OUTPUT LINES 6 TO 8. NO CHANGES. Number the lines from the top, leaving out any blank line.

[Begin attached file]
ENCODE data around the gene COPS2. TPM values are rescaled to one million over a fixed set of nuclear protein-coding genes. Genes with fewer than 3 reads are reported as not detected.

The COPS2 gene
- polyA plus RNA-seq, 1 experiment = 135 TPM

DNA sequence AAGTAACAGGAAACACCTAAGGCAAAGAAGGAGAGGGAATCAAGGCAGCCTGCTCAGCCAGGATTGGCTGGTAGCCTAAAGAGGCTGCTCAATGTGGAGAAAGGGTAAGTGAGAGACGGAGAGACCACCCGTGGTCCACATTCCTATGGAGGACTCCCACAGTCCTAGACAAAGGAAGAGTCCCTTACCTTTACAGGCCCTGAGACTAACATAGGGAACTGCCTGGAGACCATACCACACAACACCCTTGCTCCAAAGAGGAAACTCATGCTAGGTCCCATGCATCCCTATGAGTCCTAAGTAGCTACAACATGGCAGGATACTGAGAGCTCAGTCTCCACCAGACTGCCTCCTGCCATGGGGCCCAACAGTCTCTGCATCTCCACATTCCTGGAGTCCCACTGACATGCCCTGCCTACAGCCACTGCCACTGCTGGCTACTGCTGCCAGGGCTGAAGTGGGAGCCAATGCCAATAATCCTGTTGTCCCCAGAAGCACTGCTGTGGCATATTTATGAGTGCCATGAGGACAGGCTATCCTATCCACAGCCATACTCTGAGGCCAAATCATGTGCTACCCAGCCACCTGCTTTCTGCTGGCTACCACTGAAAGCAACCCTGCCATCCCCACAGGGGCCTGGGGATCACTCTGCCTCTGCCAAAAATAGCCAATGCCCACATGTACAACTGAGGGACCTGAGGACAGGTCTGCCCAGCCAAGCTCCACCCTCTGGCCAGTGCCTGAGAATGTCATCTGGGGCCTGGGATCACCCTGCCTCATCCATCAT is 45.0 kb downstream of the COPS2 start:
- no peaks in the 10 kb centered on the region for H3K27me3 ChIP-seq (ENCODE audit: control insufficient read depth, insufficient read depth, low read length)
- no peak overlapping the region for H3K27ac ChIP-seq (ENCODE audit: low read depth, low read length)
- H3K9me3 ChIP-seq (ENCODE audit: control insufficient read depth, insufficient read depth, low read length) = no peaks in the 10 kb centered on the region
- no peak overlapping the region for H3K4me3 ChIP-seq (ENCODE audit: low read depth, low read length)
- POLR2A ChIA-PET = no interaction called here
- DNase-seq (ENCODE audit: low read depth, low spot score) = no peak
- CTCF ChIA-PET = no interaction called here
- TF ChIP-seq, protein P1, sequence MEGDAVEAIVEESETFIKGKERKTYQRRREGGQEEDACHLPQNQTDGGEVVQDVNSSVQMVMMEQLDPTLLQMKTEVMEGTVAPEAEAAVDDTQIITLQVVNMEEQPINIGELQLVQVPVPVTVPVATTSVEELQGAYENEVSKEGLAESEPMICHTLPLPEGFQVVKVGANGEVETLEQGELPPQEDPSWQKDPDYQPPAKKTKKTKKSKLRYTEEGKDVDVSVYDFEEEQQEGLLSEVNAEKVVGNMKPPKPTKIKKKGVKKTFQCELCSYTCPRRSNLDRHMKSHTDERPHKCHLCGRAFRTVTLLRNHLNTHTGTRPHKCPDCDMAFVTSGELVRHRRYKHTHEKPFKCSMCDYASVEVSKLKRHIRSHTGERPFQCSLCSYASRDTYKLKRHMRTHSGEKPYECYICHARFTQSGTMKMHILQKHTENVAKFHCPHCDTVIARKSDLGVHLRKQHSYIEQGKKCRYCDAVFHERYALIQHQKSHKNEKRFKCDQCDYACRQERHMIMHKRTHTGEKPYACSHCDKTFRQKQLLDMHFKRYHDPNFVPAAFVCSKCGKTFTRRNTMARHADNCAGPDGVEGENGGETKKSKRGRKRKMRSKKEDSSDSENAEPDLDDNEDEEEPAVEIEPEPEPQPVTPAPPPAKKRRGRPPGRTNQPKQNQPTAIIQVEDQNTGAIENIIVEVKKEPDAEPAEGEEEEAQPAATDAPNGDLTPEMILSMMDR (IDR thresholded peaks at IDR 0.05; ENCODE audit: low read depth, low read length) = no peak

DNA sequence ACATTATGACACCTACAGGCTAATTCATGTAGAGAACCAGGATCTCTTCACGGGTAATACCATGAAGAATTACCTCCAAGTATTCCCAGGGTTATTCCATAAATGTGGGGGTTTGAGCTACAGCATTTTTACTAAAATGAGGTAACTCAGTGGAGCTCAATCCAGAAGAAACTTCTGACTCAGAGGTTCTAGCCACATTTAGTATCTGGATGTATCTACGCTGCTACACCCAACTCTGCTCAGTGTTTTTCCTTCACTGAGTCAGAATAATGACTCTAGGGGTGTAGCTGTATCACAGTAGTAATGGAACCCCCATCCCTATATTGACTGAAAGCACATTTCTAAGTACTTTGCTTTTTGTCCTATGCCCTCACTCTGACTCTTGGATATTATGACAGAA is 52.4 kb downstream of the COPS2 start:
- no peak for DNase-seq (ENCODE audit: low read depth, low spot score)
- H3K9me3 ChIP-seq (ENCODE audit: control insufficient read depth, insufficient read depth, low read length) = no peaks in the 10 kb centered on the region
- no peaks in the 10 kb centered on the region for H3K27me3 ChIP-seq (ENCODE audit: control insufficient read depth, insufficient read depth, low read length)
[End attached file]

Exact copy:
- no peak overlapping the region for H3K27ac ChIP-seq (ENCODE audit: low read depth, low read length)
- H3K9me3 ChIP-seq (ENCODE audit: control insufficient read depth, insufficient read depth, low read length) = no peaks in the 10 kb centered on the region
- no peak overlapping the region for H3K4me3 ChIP-seq (ENCODE audit: low read depth, low read length)